The History of KSU Lacrosse

The year was 1989. The Iron Curtain still held Eastern Europe in its grasp, George Bush, the elder, had yet to finish his first year in office, the Cats hadn’t won a football game in over three years and Lacrosse was a foreign word at K-State. Enter the freshman class. A loud, unruly band of somewhat motivated individuals who knew little about college and less about life. Packed into various dorms around campus and the occasional Greek house they arrived in Manhattan with vague ideas and plenty of free time. Realizing they held the potential energy required to fuel a dream Dave McConnel, a sophomore from Colorado, shared with them the idea of forming a Lacrosse team.

The seeds were planted in the hallways of Marlatt Hall and K-State’s first recruits were picked from the ranks of those who walked them aimlessly. Lacrosse? Nobody knew what that was. Nobody really cared either until the word got out that you got to hit people with sticks and not get in trouble for it. This appealed to the wanton youth of the late eighties and soon the fourth floor of Marlat became the center for lacrosse at Kansas State. On McConnel’s wing alone there were seven of the original twenty-five. More were culled through classroom acquaintances and word of mouth. Aslin, Kice, Sweet, Stoltz, Thurman, Dunham, Edgerton, Robson… Names legendary to the program first gathered then. Soon the first batch of sticks came in the mail. Looking like East Coast rejects with tight pockets and cheap shafts they began appearing around the campus in the first weeks of October. Wild, out of control, ugly. These were the words used to describe the initial efforts. No pads yet, no field, no real direction but a lot of energy and tons of enthusiasm. McConnel took the reigns as the coach and under his direction we were soon wingin’ balls all over the place. Totally out of control. Marlat’s 4th floor was no safe haven as lacrosse balls could be sent down the corridors at any moment of the day or night. We got attention but not for our precision.

As the Fall faded into winter the lacrosse team found itself building in enthusiasm. The Spring ahead held promise and we were beginning to feel like something was going on. Severely under funded we held t-shirt sales to get cash. Jay Sweet took a type-writer (see these were the old days, students still arrived on campus with these ancient machines) and printed up membership cards that allowed us free access to the local Aggieville night spot. Nobody really knew what these things meant but the card said ‘member’ so in we went. The feeling was starting to come around. And then one day during a lacrosse meeting in the Student Union in walked Donnie Tillar and Bill Kazer.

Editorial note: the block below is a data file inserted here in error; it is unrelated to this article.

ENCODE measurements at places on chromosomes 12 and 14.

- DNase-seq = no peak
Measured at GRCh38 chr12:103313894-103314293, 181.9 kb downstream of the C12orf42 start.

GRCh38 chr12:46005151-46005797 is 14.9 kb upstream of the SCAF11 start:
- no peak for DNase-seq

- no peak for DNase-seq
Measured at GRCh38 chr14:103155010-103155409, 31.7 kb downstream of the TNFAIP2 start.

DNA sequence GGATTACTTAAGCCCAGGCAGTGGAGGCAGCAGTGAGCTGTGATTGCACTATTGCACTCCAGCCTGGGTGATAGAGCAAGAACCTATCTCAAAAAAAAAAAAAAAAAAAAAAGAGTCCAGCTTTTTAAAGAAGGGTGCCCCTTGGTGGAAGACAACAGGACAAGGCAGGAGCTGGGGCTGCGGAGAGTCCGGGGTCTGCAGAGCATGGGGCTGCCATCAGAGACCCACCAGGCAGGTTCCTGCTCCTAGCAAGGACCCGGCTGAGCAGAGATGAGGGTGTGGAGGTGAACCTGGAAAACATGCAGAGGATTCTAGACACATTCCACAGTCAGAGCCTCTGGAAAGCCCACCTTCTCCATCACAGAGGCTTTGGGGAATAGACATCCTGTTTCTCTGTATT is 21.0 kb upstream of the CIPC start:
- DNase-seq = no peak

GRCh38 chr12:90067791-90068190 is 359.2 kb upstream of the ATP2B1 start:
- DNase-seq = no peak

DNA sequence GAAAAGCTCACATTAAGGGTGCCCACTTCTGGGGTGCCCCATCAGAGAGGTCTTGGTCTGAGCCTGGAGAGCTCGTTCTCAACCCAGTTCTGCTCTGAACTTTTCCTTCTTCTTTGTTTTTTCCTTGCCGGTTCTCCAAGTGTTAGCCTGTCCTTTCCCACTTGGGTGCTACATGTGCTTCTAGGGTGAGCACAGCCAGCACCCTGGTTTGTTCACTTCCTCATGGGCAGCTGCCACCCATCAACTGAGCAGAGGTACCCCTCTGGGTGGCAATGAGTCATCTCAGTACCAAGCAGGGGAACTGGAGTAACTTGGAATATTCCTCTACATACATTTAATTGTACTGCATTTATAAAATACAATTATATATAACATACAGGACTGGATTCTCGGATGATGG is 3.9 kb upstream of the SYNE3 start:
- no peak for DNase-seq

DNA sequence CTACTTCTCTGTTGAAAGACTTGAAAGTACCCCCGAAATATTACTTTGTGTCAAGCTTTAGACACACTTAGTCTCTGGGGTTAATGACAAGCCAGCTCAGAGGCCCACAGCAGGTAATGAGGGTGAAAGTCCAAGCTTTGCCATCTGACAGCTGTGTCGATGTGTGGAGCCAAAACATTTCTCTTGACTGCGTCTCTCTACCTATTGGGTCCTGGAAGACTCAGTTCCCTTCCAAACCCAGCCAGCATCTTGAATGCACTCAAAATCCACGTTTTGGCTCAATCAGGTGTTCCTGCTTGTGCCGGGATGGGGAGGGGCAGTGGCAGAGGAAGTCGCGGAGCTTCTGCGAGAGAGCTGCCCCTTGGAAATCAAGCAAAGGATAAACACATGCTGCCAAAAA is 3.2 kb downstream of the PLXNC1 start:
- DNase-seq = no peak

Curt introduced them and gave a brief resume. Both had come from New York and both played better than we knew possible. Donnie in fact had played four years at West Point and was now stationed at Ft. Riley with the Big Red One. Bill owned the Futon Store in Aggieville. They became our coaches and in one sweet motion added legitimacy to the Program.

Donnie could play. Man, he’d amaze us with his skills and our lack of them. He ran the show from the get go and instantly gained all our respect and most of our attention. Plays? You mean they actually have these things in lacrosse? As the Spring semester began we started to come together. A game was scheduled against KU and we began to get ready. The team was still without helmets and had yet to see the actual dimensions of a lacrosse goal but we had a couple of cars and we knew the way to Lawrence. Right around Springtime. Beautiful day and in we went. KSU Lacrosse was on.

The story got better as the season went on. The school year was coming to a close. The summer was coming. 1990 and the music was good. People went home for the summer and things went without a ripple. Even that day in August when the Special Report came flashing up on the TV screen. Grainy scenes of odd looking helicopters flying over a desert city. Kuwait and Saddam. Low topics till things kept going.